A young whale has died after it became entangled in what are thought to have been creel lines off the north-west coast of Scotland.
The Scottish Marine Animal Strandings Scheme (SMASS) received reports of the minke whale’s plight last week, with the youngster found bloated and floating on the surface.
It had been dead for a couple of days and was discovered with rope wrapped around its head.
Researchers from SMASS believe that due to the severity of the entanglement, it is likely the whale drowned “very soon” after it was caught up in the creel lines.
Like all mammals, minke whales must breathe fresh air and have to surface regularly.
A spokesman for SMASS said: “The rope is visibly attached to the animal, which appears to be anchored and isn’t drifting with the tide.
“While rapid drowning is perhaps better than enduring the suffering caused by chronic entanglement, this does highlight how difficult it is to help in some cases.
“Minke whales are the smallest mysticete species in our waters, and are less powerful swimmers, therefore less able to escape, or surface to breathe, once entangled.”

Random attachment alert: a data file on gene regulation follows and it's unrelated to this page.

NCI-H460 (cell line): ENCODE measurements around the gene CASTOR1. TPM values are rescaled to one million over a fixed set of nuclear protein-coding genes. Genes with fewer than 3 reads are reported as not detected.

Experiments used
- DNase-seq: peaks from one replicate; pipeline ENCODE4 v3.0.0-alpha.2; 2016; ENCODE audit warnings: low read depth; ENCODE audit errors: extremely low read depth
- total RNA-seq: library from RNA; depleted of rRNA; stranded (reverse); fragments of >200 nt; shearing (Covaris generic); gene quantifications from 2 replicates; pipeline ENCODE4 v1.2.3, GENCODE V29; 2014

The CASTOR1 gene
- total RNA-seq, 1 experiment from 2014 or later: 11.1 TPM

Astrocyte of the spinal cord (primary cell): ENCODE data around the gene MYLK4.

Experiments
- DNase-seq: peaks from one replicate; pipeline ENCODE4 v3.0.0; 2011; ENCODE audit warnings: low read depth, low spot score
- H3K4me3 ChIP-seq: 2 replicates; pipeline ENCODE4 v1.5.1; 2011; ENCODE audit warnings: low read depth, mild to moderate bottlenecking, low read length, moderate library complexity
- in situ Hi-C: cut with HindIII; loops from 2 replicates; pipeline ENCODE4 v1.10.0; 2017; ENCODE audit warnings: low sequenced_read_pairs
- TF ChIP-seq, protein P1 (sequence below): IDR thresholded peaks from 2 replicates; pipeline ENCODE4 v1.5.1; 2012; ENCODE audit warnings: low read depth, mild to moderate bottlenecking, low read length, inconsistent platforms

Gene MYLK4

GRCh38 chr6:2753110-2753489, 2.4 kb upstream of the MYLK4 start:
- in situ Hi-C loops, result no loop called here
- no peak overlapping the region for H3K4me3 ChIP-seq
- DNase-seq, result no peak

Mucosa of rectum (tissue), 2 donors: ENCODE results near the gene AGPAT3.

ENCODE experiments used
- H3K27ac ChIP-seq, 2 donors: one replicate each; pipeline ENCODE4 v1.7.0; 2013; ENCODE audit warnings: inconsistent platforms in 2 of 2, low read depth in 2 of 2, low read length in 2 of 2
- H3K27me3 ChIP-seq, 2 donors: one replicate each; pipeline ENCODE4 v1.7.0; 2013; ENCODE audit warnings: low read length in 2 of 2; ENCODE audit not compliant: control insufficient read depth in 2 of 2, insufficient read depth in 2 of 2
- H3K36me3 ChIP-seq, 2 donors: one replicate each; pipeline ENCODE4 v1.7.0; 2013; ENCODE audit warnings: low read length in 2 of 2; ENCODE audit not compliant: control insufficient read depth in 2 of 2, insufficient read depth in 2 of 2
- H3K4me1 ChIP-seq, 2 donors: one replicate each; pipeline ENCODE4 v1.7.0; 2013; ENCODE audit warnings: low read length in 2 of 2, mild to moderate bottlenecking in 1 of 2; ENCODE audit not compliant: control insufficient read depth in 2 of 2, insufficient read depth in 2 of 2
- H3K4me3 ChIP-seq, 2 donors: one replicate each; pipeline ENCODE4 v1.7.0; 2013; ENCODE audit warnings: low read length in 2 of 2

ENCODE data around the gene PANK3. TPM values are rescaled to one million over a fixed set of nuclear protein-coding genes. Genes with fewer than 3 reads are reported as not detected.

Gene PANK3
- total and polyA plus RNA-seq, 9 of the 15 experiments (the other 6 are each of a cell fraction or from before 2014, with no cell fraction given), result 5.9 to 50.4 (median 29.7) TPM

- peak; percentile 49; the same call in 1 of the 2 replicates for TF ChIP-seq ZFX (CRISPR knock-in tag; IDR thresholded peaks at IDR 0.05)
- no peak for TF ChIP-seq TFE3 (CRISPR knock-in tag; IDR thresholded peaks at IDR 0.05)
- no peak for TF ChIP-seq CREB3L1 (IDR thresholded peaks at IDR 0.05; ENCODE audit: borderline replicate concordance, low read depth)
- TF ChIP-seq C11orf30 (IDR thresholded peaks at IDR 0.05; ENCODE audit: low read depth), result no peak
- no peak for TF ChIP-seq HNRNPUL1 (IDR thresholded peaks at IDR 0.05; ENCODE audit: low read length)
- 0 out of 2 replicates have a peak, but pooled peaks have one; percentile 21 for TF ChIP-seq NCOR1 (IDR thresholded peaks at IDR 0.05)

The relatively small whales grow to around 26 feet in length, and can be found in waters around Scotland.
The SMASS spokesman continued: “Entanglements aren’t just a Scottish problem, they occur globally wherever marine animals and fishing gear overlap.
“However, the good news is that in a bid to address these here, the Scottish Entanglement Alliance is working with the inshore creel fishing industry to better understand the scale and impacts of marine animal entanglements.
“No entanglement is deliberate and fishermen are often as upset, if not more, by these events as anyone.
“It is vital that we continue to develop positive working relationships with the inshore fleet and support and work with fishermen to try and prevent these incidents in the future.”
Minke are the second-smallest type of mysticete – or baleen – whales in the world and filter-feed on small fish, krill and more.
They are the most commonly found baleen whales in Scotland, with the seas off the Inner Hebrides, the east coast of Lewis, west of the Isle of Skye and the Outer Moray Firth on the east coast among the areas in which they are most regularly found.